The Debt Collection Rule does not impose a specific “limit” or “cap” on the frequency of telephone calls that a debt collector may place or conversations that a debt collector may have about a debt. Instead, the Rule establishes a presumption of a violation of, and a presumption of compliance with, the prohibition against harassing, oppressive, or abusive conduct, based on the frequency of a debt collector’s telephone calls and conversations. These presumptions are discussed in Debt Collection Call Frequency: Presumptions Question 1.
In general, under the Debt Collection Rule, a debt collector must not engage in conduct in connection with the collection of a debt if the natural consequence of that conduct is to harass, oppress, or abuse any person. 12 CFR § 1006.14(a). In addition to this general prohibition, the Debt Collection Rule specifically prohibits a debt collector from placing telephone calls or engaging any person in telephone conversations repeatedly or continuously with the intent to annoy, abuse, or harass any person at the called number. 12 CFR § 1006.14(b)(1). This specific prohibition related to telephone calls and telephone conversations will be referred to as “the prohibition against repeated or continuous telephone calls or conversations” throughout these FAQs.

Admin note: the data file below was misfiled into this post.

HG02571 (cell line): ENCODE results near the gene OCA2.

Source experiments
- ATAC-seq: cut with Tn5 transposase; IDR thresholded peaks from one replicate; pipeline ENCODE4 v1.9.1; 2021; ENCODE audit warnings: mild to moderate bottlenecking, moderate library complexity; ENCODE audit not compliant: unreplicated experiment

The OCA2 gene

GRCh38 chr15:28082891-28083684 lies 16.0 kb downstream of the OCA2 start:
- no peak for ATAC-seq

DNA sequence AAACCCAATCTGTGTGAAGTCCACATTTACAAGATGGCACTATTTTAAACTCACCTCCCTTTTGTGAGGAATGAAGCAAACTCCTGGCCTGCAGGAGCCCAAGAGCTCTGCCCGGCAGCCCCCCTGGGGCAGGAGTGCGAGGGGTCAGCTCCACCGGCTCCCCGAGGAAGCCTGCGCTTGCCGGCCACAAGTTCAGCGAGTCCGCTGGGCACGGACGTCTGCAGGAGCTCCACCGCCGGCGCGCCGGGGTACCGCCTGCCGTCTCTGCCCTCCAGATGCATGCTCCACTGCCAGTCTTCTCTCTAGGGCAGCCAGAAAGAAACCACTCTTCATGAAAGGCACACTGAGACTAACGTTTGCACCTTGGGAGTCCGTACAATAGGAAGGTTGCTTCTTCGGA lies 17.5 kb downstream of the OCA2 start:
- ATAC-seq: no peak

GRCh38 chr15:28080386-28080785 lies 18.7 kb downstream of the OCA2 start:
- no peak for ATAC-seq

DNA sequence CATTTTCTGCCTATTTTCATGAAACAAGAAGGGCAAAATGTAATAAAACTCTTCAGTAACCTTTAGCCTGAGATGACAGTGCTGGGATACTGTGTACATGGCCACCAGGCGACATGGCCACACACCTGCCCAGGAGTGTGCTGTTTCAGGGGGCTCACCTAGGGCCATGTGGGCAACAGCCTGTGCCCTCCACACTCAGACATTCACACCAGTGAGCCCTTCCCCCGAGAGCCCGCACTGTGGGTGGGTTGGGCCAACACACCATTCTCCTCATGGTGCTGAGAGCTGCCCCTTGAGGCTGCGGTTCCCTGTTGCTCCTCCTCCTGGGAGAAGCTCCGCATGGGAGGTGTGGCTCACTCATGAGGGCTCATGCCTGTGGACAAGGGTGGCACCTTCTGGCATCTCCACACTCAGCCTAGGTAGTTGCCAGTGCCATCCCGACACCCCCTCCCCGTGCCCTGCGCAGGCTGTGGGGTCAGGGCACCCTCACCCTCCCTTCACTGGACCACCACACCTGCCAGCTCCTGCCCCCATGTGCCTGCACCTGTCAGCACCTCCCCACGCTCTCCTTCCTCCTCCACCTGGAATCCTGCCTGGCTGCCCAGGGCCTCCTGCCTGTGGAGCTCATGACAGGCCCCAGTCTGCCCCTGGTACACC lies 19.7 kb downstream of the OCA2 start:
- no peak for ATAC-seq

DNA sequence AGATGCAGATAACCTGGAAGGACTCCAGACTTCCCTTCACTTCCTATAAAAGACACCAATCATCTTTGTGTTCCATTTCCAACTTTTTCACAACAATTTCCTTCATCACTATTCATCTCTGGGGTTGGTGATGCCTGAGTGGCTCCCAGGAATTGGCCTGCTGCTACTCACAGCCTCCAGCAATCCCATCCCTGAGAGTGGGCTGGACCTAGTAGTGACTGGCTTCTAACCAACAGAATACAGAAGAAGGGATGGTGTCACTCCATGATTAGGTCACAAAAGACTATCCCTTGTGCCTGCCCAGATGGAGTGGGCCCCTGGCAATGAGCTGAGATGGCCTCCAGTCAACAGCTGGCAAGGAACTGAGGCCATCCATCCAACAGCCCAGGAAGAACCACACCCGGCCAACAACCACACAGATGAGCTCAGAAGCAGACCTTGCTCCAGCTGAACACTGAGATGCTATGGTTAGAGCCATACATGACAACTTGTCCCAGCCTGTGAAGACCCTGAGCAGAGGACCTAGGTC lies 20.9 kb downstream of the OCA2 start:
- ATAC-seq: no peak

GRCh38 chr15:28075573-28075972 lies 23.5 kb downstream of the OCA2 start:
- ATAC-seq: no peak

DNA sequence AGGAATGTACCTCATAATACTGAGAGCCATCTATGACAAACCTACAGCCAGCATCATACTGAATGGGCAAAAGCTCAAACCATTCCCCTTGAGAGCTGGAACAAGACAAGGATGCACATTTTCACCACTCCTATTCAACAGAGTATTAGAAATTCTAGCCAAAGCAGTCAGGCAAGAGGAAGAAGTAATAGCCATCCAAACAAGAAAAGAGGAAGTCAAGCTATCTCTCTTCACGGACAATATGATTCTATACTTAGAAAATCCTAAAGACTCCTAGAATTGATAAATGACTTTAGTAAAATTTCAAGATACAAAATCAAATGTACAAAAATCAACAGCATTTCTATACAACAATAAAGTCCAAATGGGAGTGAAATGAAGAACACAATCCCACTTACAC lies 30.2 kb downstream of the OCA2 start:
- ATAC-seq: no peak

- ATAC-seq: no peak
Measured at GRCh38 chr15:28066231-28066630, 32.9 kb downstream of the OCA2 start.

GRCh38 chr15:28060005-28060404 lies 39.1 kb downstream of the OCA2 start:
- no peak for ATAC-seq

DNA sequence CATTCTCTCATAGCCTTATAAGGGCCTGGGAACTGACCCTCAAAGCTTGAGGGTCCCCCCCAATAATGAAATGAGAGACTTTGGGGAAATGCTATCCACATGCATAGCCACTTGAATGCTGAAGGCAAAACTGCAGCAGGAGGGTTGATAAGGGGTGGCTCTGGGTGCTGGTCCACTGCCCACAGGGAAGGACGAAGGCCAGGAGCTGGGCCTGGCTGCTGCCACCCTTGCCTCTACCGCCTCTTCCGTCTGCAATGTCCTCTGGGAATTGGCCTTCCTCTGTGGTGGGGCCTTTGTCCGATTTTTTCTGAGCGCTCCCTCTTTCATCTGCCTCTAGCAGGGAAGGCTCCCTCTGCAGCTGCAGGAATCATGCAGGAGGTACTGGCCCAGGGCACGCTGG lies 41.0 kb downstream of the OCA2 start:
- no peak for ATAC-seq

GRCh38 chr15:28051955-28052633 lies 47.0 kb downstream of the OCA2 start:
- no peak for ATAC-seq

A debt collector who complies with the specific prohibition against repeated or continuous telephone calls or conversations complies with the general prohibition against engaging in conduct the natural consequence of which is to harass, oppress, or abuse any person solely with respect to the frequency of the debt collector’s telephone calls. A debt collector nevertheless could violate the general prohibition if the natural consequence of another aspect of the debt collector’s telephone calls, unrelated to frequency, is to harass, oppress, or abuse any person in connection with the collection of a debt. Comment 14(b)(1)-1.
Updated October 1, 2021